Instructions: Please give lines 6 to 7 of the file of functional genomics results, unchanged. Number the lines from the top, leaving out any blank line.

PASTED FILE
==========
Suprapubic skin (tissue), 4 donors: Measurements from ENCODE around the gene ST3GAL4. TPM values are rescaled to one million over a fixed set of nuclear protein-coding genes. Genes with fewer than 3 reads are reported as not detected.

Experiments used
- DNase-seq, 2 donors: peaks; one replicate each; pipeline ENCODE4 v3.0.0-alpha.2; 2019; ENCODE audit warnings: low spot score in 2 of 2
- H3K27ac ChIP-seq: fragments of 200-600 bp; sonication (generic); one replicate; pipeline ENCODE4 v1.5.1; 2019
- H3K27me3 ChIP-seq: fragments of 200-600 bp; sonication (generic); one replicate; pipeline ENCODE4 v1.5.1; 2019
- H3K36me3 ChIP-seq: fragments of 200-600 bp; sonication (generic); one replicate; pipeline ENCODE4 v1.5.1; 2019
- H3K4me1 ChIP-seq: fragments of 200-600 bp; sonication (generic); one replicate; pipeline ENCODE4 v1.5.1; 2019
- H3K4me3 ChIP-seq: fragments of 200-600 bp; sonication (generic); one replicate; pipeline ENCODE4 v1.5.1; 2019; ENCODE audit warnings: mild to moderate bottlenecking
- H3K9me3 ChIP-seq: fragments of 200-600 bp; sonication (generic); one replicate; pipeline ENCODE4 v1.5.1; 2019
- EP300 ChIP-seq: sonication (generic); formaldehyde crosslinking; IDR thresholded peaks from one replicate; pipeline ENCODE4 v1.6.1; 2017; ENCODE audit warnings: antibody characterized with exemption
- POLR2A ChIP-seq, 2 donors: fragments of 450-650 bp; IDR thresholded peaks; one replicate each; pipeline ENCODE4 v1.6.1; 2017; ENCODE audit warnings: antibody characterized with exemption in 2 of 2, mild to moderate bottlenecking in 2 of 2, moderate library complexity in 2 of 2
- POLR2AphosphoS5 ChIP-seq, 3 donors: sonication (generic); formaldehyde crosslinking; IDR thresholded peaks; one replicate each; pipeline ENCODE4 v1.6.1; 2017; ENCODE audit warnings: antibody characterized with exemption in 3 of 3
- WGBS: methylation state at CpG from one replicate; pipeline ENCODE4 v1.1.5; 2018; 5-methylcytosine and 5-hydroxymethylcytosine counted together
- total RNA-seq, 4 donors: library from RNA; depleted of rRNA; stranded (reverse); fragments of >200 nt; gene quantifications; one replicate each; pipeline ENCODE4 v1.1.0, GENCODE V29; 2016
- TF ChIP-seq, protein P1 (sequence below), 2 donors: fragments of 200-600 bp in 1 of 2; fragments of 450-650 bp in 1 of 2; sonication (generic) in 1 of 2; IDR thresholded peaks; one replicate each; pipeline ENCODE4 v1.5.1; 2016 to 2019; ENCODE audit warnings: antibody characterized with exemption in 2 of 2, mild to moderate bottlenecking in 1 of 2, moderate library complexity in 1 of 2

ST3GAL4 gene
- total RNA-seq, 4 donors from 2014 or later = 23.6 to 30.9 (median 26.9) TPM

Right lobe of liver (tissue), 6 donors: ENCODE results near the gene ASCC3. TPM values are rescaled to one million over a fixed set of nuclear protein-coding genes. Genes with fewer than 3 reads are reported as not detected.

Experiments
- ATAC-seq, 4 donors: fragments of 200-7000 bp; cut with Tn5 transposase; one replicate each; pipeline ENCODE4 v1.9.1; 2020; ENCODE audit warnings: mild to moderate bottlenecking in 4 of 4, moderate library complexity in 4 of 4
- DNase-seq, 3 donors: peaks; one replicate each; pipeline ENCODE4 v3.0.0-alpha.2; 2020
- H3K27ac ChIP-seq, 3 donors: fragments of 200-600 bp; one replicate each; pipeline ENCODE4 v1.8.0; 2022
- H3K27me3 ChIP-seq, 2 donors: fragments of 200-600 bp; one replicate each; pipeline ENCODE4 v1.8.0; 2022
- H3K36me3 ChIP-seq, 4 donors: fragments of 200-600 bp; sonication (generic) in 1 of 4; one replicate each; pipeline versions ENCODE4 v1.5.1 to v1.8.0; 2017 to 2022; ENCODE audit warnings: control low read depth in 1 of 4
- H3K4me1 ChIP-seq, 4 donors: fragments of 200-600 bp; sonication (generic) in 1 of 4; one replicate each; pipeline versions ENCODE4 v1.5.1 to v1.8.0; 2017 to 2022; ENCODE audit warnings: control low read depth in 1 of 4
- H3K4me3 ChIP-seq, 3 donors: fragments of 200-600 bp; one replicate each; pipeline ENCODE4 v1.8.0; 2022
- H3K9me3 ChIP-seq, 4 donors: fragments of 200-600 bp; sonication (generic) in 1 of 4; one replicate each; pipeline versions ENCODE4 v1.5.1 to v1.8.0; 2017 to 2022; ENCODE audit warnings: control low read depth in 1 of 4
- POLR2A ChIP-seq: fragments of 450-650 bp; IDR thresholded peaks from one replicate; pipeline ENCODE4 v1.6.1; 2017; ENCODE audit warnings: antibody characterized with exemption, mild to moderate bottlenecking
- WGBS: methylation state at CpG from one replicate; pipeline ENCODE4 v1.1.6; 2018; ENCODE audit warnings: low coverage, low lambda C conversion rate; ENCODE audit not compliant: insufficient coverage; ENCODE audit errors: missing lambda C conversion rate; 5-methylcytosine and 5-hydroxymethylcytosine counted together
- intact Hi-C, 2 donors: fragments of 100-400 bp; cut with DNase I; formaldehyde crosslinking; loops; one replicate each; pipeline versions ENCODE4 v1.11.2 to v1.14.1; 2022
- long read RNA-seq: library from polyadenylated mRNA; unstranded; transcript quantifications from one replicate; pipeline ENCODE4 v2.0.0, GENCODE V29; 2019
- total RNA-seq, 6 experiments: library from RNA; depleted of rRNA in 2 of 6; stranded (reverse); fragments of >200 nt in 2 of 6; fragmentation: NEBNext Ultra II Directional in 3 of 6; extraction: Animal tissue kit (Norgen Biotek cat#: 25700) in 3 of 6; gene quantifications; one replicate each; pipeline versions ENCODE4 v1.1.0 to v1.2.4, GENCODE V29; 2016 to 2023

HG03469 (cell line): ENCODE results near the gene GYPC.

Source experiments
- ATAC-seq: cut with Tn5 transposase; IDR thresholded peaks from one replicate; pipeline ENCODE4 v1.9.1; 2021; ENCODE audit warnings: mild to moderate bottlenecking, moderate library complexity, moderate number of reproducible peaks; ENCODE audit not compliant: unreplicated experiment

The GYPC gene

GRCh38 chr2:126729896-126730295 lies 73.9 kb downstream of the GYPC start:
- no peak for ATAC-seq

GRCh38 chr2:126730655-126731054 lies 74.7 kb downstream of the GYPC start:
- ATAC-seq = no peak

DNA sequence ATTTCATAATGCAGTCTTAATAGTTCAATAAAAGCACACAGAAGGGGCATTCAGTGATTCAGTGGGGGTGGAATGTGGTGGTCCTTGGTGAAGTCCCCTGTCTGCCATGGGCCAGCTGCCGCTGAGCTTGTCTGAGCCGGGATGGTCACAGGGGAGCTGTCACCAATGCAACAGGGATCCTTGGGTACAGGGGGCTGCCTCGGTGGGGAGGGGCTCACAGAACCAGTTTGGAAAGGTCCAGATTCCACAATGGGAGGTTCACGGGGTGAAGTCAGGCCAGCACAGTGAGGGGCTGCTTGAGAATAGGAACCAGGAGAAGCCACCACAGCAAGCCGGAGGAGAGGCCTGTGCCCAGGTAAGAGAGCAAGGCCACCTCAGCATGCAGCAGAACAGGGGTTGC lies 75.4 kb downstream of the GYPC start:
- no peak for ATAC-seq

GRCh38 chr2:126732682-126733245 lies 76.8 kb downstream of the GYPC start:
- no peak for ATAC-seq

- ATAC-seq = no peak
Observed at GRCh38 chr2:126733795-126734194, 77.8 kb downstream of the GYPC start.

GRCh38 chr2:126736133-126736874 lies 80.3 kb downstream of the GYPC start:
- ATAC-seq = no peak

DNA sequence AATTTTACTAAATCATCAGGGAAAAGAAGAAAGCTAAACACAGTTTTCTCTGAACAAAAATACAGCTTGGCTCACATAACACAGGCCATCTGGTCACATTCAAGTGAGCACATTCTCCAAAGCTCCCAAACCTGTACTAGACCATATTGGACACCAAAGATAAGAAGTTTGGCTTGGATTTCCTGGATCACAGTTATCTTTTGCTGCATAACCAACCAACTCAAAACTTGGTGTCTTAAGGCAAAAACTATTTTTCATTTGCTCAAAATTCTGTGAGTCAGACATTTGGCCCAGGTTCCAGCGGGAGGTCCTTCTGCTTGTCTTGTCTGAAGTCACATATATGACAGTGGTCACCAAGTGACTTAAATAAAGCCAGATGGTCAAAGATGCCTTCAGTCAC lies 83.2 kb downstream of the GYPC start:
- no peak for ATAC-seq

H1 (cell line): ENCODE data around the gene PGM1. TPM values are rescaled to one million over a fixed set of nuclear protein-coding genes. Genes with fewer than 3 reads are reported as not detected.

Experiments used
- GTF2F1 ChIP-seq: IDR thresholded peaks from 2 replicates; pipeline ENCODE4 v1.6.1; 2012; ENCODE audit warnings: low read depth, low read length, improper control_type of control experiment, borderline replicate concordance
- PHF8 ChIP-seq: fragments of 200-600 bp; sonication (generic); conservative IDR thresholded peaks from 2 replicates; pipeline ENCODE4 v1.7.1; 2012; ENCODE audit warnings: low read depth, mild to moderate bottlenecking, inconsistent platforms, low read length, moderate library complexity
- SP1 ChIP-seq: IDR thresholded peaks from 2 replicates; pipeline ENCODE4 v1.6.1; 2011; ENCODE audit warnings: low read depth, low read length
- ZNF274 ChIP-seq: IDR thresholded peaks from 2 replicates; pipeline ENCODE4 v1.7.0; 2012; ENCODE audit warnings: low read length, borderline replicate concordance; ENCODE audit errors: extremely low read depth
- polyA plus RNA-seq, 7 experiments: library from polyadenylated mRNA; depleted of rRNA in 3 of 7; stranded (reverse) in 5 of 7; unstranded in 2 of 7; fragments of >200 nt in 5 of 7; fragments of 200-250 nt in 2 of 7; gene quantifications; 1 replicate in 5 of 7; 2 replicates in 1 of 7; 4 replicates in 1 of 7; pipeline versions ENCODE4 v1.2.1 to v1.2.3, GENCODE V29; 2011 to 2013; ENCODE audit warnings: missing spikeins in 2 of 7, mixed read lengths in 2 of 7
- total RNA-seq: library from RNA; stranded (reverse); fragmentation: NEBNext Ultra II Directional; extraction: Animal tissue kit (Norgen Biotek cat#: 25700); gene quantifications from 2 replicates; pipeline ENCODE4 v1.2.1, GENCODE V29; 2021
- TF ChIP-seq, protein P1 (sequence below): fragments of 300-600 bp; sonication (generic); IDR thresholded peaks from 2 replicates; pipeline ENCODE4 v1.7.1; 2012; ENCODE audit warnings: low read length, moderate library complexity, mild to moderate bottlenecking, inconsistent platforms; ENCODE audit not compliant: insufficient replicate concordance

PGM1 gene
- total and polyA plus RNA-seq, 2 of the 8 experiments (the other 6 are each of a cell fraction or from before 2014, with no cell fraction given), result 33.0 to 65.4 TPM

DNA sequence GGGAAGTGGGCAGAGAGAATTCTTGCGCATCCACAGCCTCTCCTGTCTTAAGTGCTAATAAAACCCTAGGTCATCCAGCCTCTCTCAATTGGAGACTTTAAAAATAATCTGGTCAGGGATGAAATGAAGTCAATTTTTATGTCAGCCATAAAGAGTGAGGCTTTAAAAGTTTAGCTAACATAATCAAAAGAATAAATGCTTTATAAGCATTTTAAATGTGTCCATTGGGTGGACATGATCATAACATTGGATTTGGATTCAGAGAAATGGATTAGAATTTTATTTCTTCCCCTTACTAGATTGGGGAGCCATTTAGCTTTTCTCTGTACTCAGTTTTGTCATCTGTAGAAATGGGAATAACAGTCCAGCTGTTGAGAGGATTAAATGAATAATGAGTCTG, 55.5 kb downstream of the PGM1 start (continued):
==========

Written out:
- H3K36me3 ChIP-seq: fragments of 200-600 bp; sonication (generic); one replicate; pipeline ENCODE4 v1.5.1; 2019
- H3K4me1 ChIP-seq: fragments of 200-600 bp; sonication (generic); one replicate; pipeline ENCODE4 v1.5.1; 2019